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Chapter 4: Deformation of Rocks at 500° to 800° C.

By
D. T. Griggs
D. T. Griggs
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F. J. Turner
F. J. Turner
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H. C. Heard
H. C. Heard
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Published:
March 01, 1960

Extensive experiments on the deformation of rocks at temperatures from 25° to 800°C. have been performed in triaxial-test apparatus at 5 kb confining pressure, and in shearing apparatus at pressures to 20 kb. A variety of rocks, crystals, and mixtures have been tested, including peridotite, pyroxenite, basalt, granite, dolomite, marble, and quartz crystals and aggregates.

Strength is reported as a function of temperature. High quartz is found to be very strong. Peridotite, pyroxenite, and granite have nearly the same strength over the entire temperature range—20 kb at 25°C. and 7 kb at 800°C. Basalt has a similar strength to 600°C., but its strength decreases rapidly at higher temperatures. Dolomite is weaker than these rocks at low temperature but at 500°–800°C. has nearly the same strength as peridotite, pyroxenite, and granite. Marble is much weaker at low temperature and decreases in strength more rapidly than the other rocks as temperature increases.

The principal mechanism of deformation of diopside was found to be {100} translation. Grains of enstatite highly deformed at 500°C., 5 kb locally invert to clinoenstatite. The mechanism of deformation of olivine was not identified.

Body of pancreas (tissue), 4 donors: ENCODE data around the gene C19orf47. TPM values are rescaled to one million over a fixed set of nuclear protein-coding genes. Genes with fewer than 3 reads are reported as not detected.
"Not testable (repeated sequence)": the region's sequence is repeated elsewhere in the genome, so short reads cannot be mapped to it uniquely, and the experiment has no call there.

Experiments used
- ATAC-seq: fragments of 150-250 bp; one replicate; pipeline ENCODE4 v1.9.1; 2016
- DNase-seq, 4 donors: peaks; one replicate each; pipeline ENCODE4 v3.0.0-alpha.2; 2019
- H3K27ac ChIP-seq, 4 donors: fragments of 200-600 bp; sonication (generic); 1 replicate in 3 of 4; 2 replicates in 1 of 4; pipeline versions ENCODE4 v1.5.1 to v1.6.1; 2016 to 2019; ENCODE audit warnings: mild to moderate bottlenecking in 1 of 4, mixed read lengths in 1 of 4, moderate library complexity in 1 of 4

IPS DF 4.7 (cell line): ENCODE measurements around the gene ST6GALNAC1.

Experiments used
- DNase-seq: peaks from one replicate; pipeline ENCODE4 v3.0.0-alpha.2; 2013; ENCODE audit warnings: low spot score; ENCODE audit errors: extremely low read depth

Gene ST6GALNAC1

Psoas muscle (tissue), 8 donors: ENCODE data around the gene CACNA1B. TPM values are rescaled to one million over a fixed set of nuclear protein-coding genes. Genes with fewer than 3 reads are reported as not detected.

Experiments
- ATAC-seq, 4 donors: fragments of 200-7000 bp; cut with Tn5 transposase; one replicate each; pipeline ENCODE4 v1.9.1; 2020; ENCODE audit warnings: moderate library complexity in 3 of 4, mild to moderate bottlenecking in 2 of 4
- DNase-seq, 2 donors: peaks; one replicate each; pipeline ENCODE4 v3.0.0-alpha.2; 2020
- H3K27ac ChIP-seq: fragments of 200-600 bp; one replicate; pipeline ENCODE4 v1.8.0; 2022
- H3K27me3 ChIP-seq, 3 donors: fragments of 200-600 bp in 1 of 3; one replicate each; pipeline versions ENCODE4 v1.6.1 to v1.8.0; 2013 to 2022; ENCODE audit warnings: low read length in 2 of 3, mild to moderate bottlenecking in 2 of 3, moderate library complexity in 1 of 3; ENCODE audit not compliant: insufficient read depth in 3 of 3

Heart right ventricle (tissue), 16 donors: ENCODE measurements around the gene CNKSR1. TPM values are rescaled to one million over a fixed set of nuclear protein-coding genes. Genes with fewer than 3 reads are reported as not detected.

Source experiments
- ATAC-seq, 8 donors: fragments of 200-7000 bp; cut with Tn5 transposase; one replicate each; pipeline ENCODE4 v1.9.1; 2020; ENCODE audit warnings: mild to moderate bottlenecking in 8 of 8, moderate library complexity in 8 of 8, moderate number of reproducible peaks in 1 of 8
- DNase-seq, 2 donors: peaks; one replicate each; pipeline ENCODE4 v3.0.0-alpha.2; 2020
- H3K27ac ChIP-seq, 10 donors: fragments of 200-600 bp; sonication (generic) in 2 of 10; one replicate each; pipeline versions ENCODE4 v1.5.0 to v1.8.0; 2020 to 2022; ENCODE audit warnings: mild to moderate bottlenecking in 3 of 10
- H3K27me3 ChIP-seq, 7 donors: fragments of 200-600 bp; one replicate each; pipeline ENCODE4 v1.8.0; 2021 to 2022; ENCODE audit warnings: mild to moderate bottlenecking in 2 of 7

Stress-strain curves of calcite single crystals change character at 500°–600°C. At 600°C., f translation becomes important, and at 800°C. basal glide may occur. At 800°C., twinning is little easier than r translation, which is still the easiest translation. This large change in the relative ease of translation and twinning at high vs. low temperature has important consequences in the deformation of marble at 800°C.

Syntectonic recrystallization reaches a maximum at 600°C. in marble deformed at 3 per cent per minute. At a lower strain rate the maximum syntectonic recrystallization seems to occur at a lower temperature. The recrystallized grains show a pronounced orientation with the c-axes parallel to the maximum principal compressive stress. Water and CO2 do not affect this recrystallization in our experience to date. The recrystallization observed in these experiments is thought to be of the same type as that which occurs in metamorphic marmorization.

Only very limited plastic deformation of quartz has been observed at 500° and at 800°C., 5 kb. The mechanism could not be determined. High preferred orientations have been developed in quartz in shearing experiments, particularly when the quartz crystallized from an amorphous phase subject to large shear stress and strain.

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Contents

GSA Memoirs

Rock Deformation (A Symposium)

David Griggs
David Griggs
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John Handin
John Handin
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Geological Society of America
Volume
79
ISBN print:
9780813710792
Publication date:
March 01, 1960

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